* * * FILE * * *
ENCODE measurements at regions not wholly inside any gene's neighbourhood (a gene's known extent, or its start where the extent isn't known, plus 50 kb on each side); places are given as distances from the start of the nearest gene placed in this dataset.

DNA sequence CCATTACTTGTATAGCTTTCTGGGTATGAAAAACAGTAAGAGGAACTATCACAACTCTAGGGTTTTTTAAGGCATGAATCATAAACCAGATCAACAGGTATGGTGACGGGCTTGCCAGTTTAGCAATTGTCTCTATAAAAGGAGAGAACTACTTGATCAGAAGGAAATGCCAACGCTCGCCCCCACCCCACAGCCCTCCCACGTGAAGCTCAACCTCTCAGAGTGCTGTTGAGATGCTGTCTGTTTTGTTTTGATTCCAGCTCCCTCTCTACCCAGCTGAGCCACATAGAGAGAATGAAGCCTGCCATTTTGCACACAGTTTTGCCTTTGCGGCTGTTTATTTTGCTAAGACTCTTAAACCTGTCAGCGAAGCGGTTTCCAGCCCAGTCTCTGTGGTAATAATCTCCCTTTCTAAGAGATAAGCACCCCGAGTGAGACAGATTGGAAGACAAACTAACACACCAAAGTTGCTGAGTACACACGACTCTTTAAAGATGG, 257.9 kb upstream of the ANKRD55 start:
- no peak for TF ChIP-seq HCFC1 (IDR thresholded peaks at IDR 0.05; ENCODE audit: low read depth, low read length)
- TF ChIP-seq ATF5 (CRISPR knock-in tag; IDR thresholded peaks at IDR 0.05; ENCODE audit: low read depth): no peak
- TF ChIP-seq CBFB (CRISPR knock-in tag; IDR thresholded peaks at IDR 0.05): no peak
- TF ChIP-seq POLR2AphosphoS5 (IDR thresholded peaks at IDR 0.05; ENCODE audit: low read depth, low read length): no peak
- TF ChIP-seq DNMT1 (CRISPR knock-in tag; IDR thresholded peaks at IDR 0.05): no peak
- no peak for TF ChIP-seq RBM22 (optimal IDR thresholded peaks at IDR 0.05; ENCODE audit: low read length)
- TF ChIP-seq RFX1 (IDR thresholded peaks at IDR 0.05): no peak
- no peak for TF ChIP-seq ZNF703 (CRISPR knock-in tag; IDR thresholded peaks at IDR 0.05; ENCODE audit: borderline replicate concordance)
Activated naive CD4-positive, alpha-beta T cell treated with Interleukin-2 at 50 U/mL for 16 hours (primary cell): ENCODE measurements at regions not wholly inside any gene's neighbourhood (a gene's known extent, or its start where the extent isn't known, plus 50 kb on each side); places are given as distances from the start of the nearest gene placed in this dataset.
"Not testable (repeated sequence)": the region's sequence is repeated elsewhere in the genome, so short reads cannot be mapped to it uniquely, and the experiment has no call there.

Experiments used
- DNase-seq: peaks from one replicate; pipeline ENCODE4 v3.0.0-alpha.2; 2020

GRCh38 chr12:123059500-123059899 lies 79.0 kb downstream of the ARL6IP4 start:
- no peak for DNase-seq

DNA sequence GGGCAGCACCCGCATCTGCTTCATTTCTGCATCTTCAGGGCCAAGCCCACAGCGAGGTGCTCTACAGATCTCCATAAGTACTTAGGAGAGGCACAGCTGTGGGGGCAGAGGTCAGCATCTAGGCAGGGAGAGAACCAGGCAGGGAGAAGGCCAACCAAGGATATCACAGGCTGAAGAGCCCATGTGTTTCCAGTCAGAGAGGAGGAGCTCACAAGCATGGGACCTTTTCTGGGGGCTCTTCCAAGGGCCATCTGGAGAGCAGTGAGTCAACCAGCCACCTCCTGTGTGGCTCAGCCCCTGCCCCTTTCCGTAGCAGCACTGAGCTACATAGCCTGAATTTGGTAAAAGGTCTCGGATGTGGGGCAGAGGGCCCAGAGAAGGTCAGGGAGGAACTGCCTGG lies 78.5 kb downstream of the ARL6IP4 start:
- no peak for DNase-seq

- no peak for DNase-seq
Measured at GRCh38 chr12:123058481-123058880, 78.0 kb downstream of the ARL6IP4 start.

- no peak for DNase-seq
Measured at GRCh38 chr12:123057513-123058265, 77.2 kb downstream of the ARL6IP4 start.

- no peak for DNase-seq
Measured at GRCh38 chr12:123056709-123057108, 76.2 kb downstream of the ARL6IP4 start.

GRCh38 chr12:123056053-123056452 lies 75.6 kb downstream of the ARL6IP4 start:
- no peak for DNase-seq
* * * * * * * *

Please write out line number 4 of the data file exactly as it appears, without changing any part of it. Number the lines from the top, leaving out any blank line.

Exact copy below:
- TF ChIP-seq ATF5 (CRISPR knock-in tag; IDR thresholded peaks at IDR 0.05; ENCODE audit: low read depth): no peak